A new report from the United Nations argues that an unprecedented array of crises have set human progress back five years and fuelled a global wave of uncertainty.
- A key index including life expectancy, education and standards of living has declined for the first time since 1992
- The United Nations says this is why so many “feel desperate, frustrated, worried about the future”
- The pandemic is a major driver of the reversion, but political, financial and climate-related crises are also to blame
The UN Development Program (UNDP) announced on Thursday that for the first time since it was created over 30 years ago, the Human Development Index — a measure of countries’ life expectancies, education levels and standards of living — declined for two years straight, in 2020 and 2021.
“It means we die earlier, we are less well educated, our incomes are going down,” UNDP chief Achim Steiner told AFP in an interview.
“Just under three parameters, you can get a sense of why so many people are beginning to feel desperate, frustrated, worried about the future,” he said.
The Human Development Index has steadily risen for decades, but began sliding in 2020 and continued its fall in 2021, erasing the gains of the preceding five years, the paper says.
Achim Steiner says, “without any doubt, the outlook for 2022 is grim”.(Fabrice Coffrini / AFP)
Titled Uncertain Times, Unsettled Lives, the report points to the COVID-19 pandemic as a major driver of the global reversion, but also says that a compounding number of crises — political, financial and climate-related — have not allowed time for populations to recover.
“We’ve had disasters before. We’ve had conflicts before. But the confluence of what we’re facing right now is a major setback to human development,” said Mr Steiner.
The setback is truly global, impacting more than 90 per cent of countries around the world, according to the study.
Switzerland, Norway and Iceland all retain their spots at the top of the list, while South Sudan, Chad and Niger sit at the bottom.
And while some countries had begun to recover from the pandemic, many others in Latin America, sub-Saharan Africa, South Asia and the Caribbean had not yet turned the corner before a new crisis hit: the war in Ukraine.
‘People have lost trust in one another’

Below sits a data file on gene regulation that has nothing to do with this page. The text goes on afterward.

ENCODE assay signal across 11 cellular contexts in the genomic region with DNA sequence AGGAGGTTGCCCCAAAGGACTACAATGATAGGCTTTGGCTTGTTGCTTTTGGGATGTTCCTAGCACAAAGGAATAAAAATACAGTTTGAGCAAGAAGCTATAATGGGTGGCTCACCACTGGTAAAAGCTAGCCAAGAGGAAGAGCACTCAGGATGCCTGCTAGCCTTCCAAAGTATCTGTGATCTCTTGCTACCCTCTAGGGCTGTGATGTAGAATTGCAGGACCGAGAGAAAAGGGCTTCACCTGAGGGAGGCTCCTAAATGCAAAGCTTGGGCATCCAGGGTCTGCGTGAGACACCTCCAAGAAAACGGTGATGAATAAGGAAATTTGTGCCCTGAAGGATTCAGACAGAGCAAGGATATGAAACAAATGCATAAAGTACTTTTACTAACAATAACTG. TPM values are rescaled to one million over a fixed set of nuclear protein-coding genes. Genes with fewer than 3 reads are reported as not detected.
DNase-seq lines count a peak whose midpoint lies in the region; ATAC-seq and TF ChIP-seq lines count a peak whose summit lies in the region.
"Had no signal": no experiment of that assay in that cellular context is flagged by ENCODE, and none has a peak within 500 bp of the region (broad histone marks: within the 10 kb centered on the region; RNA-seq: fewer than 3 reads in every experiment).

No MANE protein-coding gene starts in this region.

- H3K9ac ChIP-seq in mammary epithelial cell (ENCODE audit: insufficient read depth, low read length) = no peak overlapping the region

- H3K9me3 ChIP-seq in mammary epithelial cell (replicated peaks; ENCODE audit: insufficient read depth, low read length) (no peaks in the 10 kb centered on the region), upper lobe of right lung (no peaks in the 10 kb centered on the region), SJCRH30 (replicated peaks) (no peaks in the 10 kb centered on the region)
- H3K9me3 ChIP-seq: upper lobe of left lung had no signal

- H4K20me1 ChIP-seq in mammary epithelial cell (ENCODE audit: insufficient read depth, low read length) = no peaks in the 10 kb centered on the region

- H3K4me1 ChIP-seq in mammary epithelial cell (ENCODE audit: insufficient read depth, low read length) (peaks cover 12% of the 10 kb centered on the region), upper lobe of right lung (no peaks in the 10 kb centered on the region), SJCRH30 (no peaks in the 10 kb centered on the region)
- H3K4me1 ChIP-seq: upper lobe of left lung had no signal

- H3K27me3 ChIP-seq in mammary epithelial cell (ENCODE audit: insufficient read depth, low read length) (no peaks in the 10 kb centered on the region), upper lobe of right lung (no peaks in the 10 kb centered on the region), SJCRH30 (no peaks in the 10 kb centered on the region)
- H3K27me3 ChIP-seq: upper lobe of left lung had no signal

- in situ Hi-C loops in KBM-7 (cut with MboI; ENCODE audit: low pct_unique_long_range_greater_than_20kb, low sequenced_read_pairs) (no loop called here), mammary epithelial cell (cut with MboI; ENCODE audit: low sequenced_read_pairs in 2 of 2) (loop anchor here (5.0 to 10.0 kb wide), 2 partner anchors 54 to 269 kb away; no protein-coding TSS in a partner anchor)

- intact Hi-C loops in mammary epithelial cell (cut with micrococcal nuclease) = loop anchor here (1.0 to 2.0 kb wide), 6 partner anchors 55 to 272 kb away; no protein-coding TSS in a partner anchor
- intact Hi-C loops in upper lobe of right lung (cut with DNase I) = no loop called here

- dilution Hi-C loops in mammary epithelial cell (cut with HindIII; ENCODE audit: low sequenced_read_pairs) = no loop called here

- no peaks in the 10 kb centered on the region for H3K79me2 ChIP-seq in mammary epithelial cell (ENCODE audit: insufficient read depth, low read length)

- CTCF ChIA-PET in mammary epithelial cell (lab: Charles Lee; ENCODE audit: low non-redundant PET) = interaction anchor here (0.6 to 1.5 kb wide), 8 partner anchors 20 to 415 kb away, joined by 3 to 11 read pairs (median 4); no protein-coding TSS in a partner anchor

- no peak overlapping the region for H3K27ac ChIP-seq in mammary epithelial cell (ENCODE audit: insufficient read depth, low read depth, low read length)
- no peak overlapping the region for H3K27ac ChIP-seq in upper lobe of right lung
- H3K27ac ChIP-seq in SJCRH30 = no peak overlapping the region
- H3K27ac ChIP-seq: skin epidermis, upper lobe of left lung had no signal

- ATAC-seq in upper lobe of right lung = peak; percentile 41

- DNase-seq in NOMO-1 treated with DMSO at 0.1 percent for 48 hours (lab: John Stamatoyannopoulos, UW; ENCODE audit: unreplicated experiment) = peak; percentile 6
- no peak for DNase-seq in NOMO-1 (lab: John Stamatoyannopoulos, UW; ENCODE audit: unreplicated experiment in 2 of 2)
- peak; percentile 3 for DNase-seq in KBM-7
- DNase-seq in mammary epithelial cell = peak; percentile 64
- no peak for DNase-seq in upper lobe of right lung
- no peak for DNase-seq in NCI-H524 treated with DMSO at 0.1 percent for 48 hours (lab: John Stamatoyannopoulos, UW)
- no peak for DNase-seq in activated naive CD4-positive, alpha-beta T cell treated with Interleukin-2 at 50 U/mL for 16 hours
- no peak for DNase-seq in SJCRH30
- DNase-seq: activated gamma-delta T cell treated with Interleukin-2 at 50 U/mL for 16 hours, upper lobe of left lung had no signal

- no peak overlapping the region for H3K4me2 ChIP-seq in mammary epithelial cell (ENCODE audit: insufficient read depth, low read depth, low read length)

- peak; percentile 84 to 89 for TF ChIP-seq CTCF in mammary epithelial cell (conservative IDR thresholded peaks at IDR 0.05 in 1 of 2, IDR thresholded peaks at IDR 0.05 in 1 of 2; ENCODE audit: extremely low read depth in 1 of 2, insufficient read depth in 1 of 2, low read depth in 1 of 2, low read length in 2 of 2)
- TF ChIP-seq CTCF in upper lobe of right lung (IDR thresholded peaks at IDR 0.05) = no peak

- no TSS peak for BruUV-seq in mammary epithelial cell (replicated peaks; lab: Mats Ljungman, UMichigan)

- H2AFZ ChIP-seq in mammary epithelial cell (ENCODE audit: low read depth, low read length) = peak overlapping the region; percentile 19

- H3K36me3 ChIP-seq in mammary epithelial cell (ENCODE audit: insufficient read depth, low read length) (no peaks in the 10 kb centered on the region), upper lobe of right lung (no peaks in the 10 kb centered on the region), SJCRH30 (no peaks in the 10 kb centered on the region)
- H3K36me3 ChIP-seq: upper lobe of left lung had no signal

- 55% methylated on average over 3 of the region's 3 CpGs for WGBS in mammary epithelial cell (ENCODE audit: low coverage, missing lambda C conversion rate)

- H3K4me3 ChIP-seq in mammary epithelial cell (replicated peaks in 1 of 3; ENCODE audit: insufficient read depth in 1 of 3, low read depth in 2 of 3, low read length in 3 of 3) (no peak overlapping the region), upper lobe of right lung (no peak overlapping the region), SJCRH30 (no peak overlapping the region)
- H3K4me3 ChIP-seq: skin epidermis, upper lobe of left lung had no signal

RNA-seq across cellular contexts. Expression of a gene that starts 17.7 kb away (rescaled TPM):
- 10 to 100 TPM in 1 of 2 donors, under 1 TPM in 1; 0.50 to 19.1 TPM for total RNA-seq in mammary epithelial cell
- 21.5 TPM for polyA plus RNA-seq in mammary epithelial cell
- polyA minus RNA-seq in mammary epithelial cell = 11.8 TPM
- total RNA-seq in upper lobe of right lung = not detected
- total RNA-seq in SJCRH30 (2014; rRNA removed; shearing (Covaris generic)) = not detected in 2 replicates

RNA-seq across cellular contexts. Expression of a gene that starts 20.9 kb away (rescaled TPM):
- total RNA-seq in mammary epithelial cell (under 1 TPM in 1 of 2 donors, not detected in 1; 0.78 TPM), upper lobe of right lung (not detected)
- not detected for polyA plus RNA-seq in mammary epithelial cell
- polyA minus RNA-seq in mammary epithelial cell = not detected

While the fallout from Russia’s invasion of Ukraine on food and energy security has not yet been calculated into this year’s index, “without any doubt, the outlook for 2022 is grim,” Mr Steiner said.
A large contributor to the Human Development Index’s recent decline is a global drop in life expectancy, down from 73 years in 2019 to 71.4 years in 2021.
The report’s lead author, Pedro Conceição, described the decrease as an “unprecedented shock,” noting that some countries — the United States included — had drops of two years or more.
The report also describes how transformational forces, such as climate change, globalisation and political polarisation, present humanity with a complex level of uncertainty “never seen in human history,” leading to rising feelings of insecurity.
“People have lost trust in one another,” said Mr Steiner.
“Never mind in institutions, our neighbour now becomes sometimes the greatest threat, whether literally speaking in the community, or globally by nations, that is paralysing us.
“We can’t continue with the playbook of the last century,” he argued, preferring a focus on economic transformation rather than a reliance on growth as a panacea.
“Frankly speaking, the transformations we now need require us to introduce the metrics of the future: low carbon, less inequality, greater sustainability.”
The report strikes a positive note as well, saying that improvements could be made by focusing on three main areas: investments in renewable energy and preparation for future pandemics, insurance to absorb shocks, and innovations to strengthen the capacity to cope with future crises.
Mr Steiner also called for a reversal in the recent downward trend of development assistance to the most vulnerable countries.
Continuing down that road would be a grave error, said Mr Steiner, and “underestimates the impact it has on our ability to work together as nations.”